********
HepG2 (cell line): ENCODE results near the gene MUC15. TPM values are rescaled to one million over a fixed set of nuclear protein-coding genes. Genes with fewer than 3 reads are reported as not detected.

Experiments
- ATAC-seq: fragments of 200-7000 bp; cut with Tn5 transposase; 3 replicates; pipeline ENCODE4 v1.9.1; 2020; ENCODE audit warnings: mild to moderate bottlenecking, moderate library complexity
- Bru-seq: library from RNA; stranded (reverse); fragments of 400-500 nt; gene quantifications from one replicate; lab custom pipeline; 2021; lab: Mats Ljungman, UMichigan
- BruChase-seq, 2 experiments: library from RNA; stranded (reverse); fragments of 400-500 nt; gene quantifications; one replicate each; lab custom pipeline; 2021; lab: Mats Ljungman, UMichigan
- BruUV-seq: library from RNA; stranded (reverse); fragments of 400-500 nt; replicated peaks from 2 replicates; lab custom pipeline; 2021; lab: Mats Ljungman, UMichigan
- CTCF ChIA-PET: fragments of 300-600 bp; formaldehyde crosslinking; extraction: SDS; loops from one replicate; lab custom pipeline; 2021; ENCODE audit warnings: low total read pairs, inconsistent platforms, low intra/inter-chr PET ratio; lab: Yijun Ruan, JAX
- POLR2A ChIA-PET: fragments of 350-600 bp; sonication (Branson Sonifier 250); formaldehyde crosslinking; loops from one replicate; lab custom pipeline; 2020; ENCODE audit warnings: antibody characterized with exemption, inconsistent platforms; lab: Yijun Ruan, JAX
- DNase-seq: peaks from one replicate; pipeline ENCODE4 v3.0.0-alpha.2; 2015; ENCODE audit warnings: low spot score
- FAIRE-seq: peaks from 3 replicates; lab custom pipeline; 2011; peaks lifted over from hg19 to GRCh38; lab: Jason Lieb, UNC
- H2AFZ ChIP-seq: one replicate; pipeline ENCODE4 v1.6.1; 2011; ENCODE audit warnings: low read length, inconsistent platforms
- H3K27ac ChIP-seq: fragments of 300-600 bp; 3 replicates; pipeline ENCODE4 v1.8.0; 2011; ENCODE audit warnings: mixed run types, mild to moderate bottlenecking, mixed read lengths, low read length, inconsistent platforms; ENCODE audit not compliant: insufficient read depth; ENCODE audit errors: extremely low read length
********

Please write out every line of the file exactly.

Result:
HepG2 (cell line): ENCODE results near the gene MUC15. TPM values are rescaled to one million over a fixed set of nuclear protein-coding genes. Genes with fewer than 3 reads are reported as not detected.

Experiments
- ATAC-seq: fragments of 200-7000 bp; cut with Tn5 transposase; 3 replicates; pipeline ENCODE4 v1.9.1; 2020; ENCODE audit warnings: mild to moderate bottlenecking, moderate library complexity
- Bru-seq: library from RNA; stranded (reverse); fragments of 400-500 nt; gene quantifications from one replicate; lab custom pipeline; 2021; lab: Mats Ljungman, UMichigan
- BruChase-seq, 2 experiments: library from RNA; stranded (reverse); fragments of 400-500 nt; gene quantifications; one replicate each; lab custom pipeline; 2021; lab: Mats Ljungman, UMichigan
- BruUV-seq: library from RNA; stranded (reverse); fragments of 400-500 nt; replicated peaks from 2 replicates; lab custom pipeline; 2021; lab: Mats Ljungman, UMichigan
- CTCF ChIA-PET: fragments of 300-600 bp; formaldehyde crosslinking; extraction: SDS; loops from one replicate; lab custom pipeline; 2021; ENCODE audit warnings: low total read pairs, inconsistent platforms, low intra/inter-chr PET ratio; lab: Yijun Ruan, JAX
- POLR2A ChIA-PET: fragments of 350-600 bp; sonication (Branson Sonifier 250); formaldehyde crosslinking; loops from one replicate; lab custom pipeline; 2020; ENCODE audit warnings: antibody characterized with exemption, inconsistent platforms; lab: Yijun Ruan, JAX
- DNase-seq: peaks from one replicate; pipeline ENCODE4 v3.0.0-alpha.2; 2015; ENCODE audit warnings: low spot score
- FAIRE-seq: peaks from 3 replicates; lab custom pipeline; 2011; peaks lifted over from hg19 to GRCh38; lab: Jason Lieb, UNC
- H2AFZ ChIP-seq: one replicate; pipeline ENCODE4 v1.6.1; 2011; ENCODE audit warnings: low read length, inconsistent platforms
- H3K27ac ChIP-seq: fragments of 300-600 bp; 3 replicates; pipeline ENCODE4 v1.8.0; 2011; ENCODE audit warnings: mixed run types, mild to moderate bottlenecking, mixed read lengths, low read length, inconsistent platforms; ENCODE audit not compliant: insufficient read depth; ENCODE audit errors: extremely low read length